You may have noticed the term “fluency” mentioned in the directives on your dressage score sheets. Although it’s a crucial component of the overall impression of the test, fluency is a little understood term that’s often overlooked by riders.
In this article, we tell you everything you need to know about fluency, including why it’s so important in dressage and how to achieve it.
What does fluency mean?
The word “fluency” is taken from the Latin word “fluentem,” meaning “to flow.”
In dressage, fluency refers to the horse’s overall way of going, transitions, medium or extended strides, and the harmony between the horse and rider. Everything the horse does should appear smooth, effortless, flowing, and graceful.
What is the dressage judge looking for?
In dressage tests, fluency is applicable to every movement and transition. So, the judge will look for:
- Smooth, even rhythm and tempo in all the paces
- Effortless, balanced, and flowing upward transitions and downward transitions
- Light, cadenced footfalls
- Suppleness through the horse’s back
- Harmony, and mental and physical relaxation of and between the horse and his rider
How to improve your dressage test fluency
There are many different aspects that go into improving the fluency of your dressage test performance, but they all rely on the basic dressage Scales of Training being in place and the horse working correctly along them.
So, in a nutshell, to present a fluent picture, your horse must:
- Work in the correct, regular rhythm for each pace and at an appropriate, even tempo.
- Be loose and supple through his back without any signs of stiffness or tension.
- Work into an elastic contact and round frame without showing any resistance to the rider’s hand.
- Work forward from behind with plenty of controlled energy to an uphill balance.
- Remain straight on straight lines and show a uniform bend around circles and through turns.
- Remain balanced through upward and downward transitions.
Now, let’s take a look at a selection of movements in dressage tests in the context of good fluency.
When the horse makes an upward transition from one pace to another or within a pace, the transition should be sharp, responsive, and executed without hesitation. The horse should not lurch abruptly into the next pace, or become hollow, or crooked.
The overall impression should be of a smooth and seamless transition, i.e., a fluent change from one pace to another.
How to do it:
- Make sure that the horse is working forward and is listening to you.
- Give a half-halt before the transition to engage the hind legs and balance the horse.
- Check that you have the correct bend or inside flexion.
- Sit up straight, look ahead, and apply the aids.
Related Read: How to Ride a Good Upwards Transition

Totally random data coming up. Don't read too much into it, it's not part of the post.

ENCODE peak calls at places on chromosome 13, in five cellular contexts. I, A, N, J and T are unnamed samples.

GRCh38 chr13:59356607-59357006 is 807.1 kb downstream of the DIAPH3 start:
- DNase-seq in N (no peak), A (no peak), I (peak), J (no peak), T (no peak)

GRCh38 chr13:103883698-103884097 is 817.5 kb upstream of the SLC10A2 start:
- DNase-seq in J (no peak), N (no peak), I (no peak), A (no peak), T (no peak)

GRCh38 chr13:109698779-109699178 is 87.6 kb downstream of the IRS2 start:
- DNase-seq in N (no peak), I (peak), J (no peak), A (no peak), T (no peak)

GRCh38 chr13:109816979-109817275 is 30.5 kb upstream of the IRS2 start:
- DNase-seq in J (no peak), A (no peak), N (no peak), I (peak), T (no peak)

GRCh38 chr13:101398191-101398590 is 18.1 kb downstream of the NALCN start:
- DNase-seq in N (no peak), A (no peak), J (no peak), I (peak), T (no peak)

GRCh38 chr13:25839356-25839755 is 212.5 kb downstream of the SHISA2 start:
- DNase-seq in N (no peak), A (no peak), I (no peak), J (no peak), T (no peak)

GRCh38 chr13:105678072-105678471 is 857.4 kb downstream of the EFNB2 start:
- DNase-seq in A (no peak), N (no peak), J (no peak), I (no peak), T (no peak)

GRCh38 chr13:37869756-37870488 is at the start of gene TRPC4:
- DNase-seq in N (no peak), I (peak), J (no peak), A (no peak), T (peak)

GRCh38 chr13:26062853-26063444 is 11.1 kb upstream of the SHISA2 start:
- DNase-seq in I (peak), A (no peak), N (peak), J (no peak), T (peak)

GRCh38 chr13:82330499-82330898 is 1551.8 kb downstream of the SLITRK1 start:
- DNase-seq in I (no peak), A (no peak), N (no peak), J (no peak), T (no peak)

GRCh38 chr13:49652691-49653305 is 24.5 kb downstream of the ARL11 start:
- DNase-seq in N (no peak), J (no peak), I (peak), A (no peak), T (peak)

Downward transitions are often not fluent, largely because the horse loses his balance and falls in a heap.
So, in a fluent downward transition, the horse will go from one pace to the new one in one fluid movement, without falling onto his forehand or stopping abruptly.
How to do it:
Give a half-halt before the transition, and don’t stop riding forward. You need plenty of impulsion in a downward transition to engage the horse’s hind legs and encourage him to step underneath and push himself forward into the new pace.
Similarly, if you don’t ride forward into a halt, the chances are that the horse won’t halt square and will most likely trail a hind leg.
In a nutshell, if you simply slam on the brakes without using your legs, a downward transition will be rough, unbalanced, and not fluent.
Related Read: How to Ride a Forwards Downward Transition
Medium/extended trot and canter
Medium and extended paces often lack fluency because the rider fails to prepare for the transitions into and out of the extensions.
The horse should move seamlessly from the working or collected pace into the medium or extended strides without losing rhythm or balance and likewise back again.
How to do it:
- Prepare your horse by riding deep into the corner before the movement.
- Use a half-halt to balance the horse and bring his hind legs more underneath his body so that his balance remains uphill.
- Build the impulsion, but don’t fire the horse abruptly into the medium steps! Make the transition smooth and balanced by gradually easing your hand forward to allow the horse to lengthen his steps and frame fluently.
- Keep the steps regular, even in tempo, and balanced before asking the horse to come back smoothly into the working or collected pace via a well-timed half-halt.
- How to Ride Medium Trot
- How to Ride Medium Canter
- How to Ride Extended Trot
- How to Ride Extended Canter
Lateral exercises, including leg-yield, shoulder-in, travers, and half-pass, should appear effortless, smooth, and flowing. There should be no loss of rhythm, no jerkiness, or variation in tempo or positioning, and the horse’s legs should cross fluently as he covers the ground sideways.
How to do it:
Riding fluent lateral exercises is all about preparing and positioning your horse correctly for the movement.
Use a half-halt to prepare the horse, look where you’re going, keep the horse working forward through his back into the bridle, and concentrate on keeping the rhythm throughout the movement.
Crucially, you must make the horse straight for a stride before and after the movement so that he doesn’t trail his quarters at the start or fade out of the movement at the end.
The key to riding a fluent dressage test is to train your horse correctly along the dressage Scales of Training. Once all the elements of the horse’s way of going are securely in place, his performance will be fluent.
Do you have any other tips on how to ride a fluent dressage test, or have you received positive comments from a dressage judge about the fluency of your horse’s performance? Let us know about it in the comments box below.